nodules, we would have missed 22 isoechoic tumors and 17
nodules with mixed echogenicity (41.9% cases combined).
Further, as shown in our previous study, the relative pro-
portion of cancer nodules among all thyroid nodules detected
in young individuals affected by the Chernobyl fallouts de-
creases with time after exposure due to the increasing prev-
alence of nodular goiter, nonverified small solid nodules,
and cysts (3). In some sense this may predispose to the intu-
itive expectation of a benign rather than cancerous nodule
to be developing after the longer latency. In our opinion,
physicians need to be aware of that the situation is more
complex.
This s tudy demonstrates that important US features co n-
sidered usual for thyroid cance r are less frequent in smaller
tumors and that thyroid cancers developing with a greate r
latency after radiation are less likel y to have worrisome US
features. We therefore propose that in young individuals
with a history of internal rad iation exposure FNA B should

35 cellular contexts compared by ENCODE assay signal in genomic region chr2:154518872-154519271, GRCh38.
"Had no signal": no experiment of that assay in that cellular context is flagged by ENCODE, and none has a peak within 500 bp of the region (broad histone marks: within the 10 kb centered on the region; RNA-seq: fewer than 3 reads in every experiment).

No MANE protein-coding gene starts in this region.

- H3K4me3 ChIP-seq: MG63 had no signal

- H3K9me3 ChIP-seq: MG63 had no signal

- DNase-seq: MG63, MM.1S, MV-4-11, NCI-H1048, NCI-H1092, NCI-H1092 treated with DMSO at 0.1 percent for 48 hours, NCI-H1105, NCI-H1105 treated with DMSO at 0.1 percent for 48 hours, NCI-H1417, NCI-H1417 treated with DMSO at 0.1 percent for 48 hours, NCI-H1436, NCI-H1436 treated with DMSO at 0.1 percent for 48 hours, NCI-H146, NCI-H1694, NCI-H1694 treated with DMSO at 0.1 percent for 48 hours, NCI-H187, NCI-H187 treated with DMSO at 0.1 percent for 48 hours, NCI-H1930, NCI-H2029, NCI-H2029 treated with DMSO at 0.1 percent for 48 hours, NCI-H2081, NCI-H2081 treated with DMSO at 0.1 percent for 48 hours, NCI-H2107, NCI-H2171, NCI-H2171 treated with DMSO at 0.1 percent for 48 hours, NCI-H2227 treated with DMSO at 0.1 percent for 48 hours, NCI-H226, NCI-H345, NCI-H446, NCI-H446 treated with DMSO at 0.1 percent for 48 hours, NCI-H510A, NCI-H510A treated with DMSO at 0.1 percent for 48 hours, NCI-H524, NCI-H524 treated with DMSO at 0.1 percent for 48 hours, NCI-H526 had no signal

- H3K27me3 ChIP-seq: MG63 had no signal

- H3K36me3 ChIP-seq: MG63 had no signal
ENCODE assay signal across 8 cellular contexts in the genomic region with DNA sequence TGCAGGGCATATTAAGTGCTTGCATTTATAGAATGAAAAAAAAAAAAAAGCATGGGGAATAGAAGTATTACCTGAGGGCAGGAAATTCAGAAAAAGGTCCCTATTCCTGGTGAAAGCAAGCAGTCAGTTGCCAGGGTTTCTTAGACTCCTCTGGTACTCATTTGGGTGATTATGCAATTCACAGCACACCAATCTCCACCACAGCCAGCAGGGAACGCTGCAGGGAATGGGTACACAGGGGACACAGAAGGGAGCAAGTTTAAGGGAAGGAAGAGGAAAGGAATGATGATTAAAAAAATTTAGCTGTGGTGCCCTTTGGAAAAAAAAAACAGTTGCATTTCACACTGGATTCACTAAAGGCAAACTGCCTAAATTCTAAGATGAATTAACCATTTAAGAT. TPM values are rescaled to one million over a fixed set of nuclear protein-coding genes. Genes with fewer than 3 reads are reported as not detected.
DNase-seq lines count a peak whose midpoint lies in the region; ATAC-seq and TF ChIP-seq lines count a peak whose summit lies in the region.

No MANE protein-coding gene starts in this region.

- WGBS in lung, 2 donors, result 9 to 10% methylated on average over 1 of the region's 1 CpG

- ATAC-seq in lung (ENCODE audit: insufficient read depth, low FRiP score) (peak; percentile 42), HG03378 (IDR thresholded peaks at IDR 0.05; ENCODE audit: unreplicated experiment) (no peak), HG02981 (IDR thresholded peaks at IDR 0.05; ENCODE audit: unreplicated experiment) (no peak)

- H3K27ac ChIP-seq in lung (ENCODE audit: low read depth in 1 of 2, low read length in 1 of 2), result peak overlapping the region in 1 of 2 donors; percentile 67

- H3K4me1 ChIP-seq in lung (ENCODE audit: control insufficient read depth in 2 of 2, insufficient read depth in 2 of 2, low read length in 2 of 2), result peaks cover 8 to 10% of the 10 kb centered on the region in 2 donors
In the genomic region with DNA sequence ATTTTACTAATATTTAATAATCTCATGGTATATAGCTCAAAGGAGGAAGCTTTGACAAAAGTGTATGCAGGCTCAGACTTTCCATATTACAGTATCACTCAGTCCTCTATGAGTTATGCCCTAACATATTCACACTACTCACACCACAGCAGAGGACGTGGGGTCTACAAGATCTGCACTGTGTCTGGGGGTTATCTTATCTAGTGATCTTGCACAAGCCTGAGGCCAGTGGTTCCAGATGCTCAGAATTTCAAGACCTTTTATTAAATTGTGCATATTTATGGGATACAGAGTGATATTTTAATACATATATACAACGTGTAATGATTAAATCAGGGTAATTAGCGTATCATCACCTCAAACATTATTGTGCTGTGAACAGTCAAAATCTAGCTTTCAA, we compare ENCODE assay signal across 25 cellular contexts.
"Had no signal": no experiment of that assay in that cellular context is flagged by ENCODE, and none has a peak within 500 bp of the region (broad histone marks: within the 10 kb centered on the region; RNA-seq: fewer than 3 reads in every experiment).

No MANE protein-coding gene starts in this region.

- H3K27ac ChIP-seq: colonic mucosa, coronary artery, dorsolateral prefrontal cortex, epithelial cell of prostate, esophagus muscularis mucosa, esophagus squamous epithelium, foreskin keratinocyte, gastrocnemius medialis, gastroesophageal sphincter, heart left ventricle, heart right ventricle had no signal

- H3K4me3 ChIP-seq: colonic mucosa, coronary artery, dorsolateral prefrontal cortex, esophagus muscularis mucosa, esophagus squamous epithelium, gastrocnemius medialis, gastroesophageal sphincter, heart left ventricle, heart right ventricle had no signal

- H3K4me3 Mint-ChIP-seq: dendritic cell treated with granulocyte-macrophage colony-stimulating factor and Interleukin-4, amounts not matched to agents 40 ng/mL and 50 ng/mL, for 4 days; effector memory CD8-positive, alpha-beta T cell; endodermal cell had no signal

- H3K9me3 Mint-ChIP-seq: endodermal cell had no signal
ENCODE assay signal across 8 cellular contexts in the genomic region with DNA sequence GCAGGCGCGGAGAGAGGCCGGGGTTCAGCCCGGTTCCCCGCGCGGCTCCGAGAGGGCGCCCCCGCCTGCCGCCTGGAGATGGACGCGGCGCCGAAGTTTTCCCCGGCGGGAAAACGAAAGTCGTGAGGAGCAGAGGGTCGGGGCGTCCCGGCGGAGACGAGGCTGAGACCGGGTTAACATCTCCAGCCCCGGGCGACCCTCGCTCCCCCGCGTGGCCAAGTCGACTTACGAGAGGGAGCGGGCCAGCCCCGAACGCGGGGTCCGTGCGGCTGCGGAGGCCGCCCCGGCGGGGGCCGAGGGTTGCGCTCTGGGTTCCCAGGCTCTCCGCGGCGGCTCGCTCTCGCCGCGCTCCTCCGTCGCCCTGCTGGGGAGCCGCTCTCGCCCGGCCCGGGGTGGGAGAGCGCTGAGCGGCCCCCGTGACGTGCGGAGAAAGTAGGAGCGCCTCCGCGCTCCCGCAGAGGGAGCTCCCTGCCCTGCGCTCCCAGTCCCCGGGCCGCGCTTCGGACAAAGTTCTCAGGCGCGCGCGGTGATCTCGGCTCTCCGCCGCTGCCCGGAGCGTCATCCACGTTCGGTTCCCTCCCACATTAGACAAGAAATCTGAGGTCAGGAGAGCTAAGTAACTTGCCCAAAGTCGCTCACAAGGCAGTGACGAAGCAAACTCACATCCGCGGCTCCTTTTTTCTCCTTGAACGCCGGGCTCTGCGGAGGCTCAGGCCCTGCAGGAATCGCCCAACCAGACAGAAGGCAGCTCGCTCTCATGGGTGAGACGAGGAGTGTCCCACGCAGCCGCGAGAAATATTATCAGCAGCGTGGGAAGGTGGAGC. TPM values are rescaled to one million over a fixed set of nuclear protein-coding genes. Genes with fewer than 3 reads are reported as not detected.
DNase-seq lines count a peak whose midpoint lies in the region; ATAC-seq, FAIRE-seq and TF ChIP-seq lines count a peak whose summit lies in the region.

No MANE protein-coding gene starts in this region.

be rec ommended even for small thyroid nodules (i.e.,
whenever technically accessible) with any margin type and
echogenicity.
Acknowledgment
This work was supported in part by Nagasaki University
Global COE program.
Disclosure Statement
The authors declare that no competing financial interests
exist.
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Address correspondence to:
Vladimir A. Saenko, Ph.D.
Department of International Health and Radiation Research
Nagasaki University Graduate School of Biomedical Sciences
1-12-4 Sakamoto
Nagasaki 852-8523
Japan
E-mail: saenko@net.nagasaki-u.ac.jp
734 DROZD ET AL.